This weekend, I’ll have the privilege of “officiating” the renewing of wedding vows for my in-laws on the occasion of their 50th wedding anniversary. I had the same opportunity to take part in a renewal of vows for my own parents on their golden anniversary eleven years ago, and I am honored to be able to do it a second time.
I must say, I have some very special in-laws and I am exceedingly proud of them. The Scriptures speak much about children bringing honor to their parents, but they also say a lot about parents leaving a legacy of honor for their children (and children-in-laws). My in-laws sure have, and I am very grateful for the heritage they have passed down to their children, and grandchildren.
It takes a lot to live with someone for fifty years (especially if they’re a Gentry!). Traits like patience and perseverance. Thick skin. Longsuffering. Self-sacrifice. Genuine love. And yes, the health to live that long.
But perhaps the one character trait that stands out, especially in this day and age, is faithfulness. The secret to a great long-lasting marriage is not so much the spectacular or romantic as much as it is doing the every-day-life things, every day. And, over the course of fifty years, that’s a lot of days of staying the course, together.
When the apostle Paul in the New Testament compared our relationship to Christ with marriage–we are the bride of Christ–I think he had much of that idea of faithful love in mind. Jesus promises to always be faithful to us, and it is His model of faithfulness that we are called to follow.
I hope that of all the character traits you exhibit in your walk with God, and in your service to His church, a life of consistent, steady faithfulness will stand out above the rest.
Thanks to my in-laws for their testimony of faithfulness, first to the Lord and also to each other and to their family–and thanks to each of you as well for your weekly testimonies of faithfulness to Him and to his church. My prayer is that He would truly find us faithful.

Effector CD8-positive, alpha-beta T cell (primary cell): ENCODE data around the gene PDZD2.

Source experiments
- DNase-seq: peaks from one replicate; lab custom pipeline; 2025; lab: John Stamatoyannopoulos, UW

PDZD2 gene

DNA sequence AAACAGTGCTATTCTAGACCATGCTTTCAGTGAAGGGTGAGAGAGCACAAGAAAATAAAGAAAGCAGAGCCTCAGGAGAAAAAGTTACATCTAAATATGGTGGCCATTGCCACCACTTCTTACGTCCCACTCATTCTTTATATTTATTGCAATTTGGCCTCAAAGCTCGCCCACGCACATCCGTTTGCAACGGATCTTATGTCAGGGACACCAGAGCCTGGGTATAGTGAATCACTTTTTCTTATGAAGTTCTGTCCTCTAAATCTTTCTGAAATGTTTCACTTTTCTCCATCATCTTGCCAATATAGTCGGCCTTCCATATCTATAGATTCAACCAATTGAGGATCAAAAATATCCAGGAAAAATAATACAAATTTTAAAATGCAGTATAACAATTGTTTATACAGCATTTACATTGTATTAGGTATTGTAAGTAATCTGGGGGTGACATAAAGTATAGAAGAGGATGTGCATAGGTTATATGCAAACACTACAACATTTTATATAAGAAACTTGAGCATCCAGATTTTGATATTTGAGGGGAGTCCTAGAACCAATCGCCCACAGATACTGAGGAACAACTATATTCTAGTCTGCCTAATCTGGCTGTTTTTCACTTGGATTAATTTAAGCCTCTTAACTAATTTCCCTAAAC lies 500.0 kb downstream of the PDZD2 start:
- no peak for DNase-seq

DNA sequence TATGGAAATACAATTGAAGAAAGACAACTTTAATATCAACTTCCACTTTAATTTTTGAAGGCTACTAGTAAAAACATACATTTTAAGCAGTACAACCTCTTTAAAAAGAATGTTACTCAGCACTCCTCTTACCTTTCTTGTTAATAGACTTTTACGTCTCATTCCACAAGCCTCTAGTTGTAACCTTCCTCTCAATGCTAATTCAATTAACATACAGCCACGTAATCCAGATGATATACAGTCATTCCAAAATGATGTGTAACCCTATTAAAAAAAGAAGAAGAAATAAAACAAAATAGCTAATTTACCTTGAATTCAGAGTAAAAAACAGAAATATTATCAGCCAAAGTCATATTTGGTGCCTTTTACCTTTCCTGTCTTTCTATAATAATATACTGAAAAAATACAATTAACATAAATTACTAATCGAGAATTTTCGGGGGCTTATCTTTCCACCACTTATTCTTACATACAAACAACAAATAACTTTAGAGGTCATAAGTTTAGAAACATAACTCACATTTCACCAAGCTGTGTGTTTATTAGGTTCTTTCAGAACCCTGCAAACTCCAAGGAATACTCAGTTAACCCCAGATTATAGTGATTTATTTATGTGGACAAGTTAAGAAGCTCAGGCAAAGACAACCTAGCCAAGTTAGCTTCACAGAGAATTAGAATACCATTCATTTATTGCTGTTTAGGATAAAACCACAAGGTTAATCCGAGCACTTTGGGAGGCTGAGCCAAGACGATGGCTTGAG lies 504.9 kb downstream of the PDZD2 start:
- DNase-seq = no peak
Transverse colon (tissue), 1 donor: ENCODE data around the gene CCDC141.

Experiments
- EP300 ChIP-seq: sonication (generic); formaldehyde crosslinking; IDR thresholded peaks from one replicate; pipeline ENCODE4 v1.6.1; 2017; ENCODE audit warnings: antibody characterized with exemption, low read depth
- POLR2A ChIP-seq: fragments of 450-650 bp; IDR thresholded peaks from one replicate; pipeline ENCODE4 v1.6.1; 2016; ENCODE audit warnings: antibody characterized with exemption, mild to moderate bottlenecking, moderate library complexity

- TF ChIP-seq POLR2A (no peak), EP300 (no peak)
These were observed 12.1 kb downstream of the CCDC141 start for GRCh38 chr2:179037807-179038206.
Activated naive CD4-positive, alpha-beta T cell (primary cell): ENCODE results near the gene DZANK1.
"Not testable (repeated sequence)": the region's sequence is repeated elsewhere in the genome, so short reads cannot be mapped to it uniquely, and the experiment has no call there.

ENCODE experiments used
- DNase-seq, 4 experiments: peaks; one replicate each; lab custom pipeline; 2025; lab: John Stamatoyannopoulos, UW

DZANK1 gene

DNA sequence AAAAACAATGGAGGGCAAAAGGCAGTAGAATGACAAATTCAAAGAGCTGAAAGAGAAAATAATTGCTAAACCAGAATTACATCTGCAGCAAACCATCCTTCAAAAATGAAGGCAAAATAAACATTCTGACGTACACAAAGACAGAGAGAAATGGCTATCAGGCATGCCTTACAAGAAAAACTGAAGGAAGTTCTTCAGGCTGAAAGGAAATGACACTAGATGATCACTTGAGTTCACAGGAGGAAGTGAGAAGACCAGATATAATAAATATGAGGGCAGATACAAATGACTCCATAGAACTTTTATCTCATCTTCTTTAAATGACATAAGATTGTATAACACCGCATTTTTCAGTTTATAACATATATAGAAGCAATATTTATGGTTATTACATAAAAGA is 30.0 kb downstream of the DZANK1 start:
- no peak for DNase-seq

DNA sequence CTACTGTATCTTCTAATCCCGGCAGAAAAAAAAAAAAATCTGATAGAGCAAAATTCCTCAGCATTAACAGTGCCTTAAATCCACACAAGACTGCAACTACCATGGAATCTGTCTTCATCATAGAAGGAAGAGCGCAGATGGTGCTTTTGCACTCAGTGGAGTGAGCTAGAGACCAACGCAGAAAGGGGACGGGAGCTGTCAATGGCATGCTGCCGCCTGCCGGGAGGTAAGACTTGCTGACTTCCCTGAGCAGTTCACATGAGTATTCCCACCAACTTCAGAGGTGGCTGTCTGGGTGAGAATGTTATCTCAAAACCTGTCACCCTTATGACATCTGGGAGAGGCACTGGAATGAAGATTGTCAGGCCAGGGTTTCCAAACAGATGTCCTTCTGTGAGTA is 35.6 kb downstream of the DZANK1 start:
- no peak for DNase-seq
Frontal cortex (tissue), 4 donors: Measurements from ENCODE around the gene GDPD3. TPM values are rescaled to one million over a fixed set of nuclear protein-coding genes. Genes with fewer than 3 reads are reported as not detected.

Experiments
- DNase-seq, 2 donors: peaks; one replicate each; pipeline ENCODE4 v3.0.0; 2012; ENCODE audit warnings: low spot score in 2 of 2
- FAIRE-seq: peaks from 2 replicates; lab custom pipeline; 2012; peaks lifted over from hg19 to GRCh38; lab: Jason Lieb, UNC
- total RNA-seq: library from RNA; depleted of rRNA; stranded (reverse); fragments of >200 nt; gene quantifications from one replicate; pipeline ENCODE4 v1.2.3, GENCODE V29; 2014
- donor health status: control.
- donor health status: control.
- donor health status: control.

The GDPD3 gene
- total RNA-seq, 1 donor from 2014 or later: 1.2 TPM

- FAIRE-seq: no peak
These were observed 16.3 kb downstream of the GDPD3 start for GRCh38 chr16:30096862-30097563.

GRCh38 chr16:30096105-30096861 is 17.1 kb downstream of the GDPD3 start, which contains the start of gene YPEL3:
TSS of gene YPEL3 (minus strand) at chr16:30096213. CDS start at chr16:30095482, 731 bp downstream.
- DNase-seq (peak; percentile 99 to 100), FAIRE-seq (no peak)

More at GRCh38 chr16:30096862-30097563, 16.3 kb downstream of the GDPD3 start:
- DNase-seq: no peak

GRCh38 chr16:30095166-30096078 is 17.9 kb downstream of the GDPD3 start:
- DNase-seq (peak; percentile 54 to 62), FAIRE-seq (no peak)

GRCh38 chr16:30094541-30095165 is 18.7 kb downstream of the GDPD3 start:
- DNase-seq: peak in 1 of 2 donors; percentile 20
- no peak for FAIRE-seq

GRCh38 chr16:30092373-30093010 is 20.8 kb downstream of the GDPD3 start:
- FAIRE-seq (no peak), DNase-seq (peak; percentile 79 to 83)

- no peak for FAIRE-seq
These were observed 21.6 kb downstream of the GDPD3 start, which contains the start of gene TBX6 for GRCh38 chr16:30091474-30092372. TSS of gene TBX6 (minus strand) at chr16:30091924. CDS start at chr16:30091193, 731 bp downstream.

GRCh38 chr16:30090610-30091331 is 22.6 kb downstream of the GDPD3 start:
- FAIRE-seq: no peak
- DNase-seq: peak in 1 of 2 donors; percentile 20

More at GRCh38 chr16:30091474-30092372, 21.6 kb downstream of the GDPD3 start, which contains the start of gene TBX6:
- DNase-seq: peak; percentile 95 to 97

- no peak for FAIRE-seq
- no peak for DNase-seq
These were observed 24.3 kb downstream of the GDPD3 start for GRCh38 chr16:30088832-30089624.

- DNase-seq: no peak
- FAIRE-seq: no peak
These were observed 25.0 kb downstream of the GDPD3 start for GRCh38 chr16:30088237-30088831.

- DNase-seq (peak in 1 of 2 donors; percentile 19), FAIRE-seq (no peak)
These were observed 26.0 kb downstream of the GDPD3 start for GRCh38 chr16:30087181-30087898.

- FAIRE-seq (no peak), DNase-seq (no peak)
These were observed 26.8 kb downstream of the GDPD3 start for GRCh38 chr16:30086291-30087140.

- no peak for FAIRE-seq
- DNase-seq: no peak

I’m praying for you, as I hope you are for me too..
A few Sundays ago in my message on Biblical parenting by modeling, I referred to an interesting verse from 1 Corinthians 4:16 where the apostle Paul dared to tell his own children in the faith to “imitate me.” That passage always got my attention, first for the audacity of someone saying that to anyone, and then the courage it would take to live such a life that you could confidently tell others to follow your example.
But that was not out of the ordinary at all from the apostle Paul. In those early days in the life of the first-century church, Paul the church planter found himself needing to instruct those followers who had either come from a background steeped in religious legalism, or from pantheistic paganism that had no moral restraints. Rather than just offer them unfamiliar instruction to tell them how to live, he showed them.
On a number of occasions Paul wrote to those early Christians–in Corinth, in Thessalonica, and in Philippi–to follow His lead. Ultimately, he summed up his point in 1 Corinthians 11:1 when he wrote: “Be imitators of me, as I also am of Christ.”
I have to admit, I’m pretty uncomfortable ever asking anyone to “be like me.” I can hardly imagine instructing another Christian to “do what I do” or “say what I say.” It’s more than just some over-spiritualized sense of humility. I’ve lived with myself long enough that I know my example is rarely worthy of following.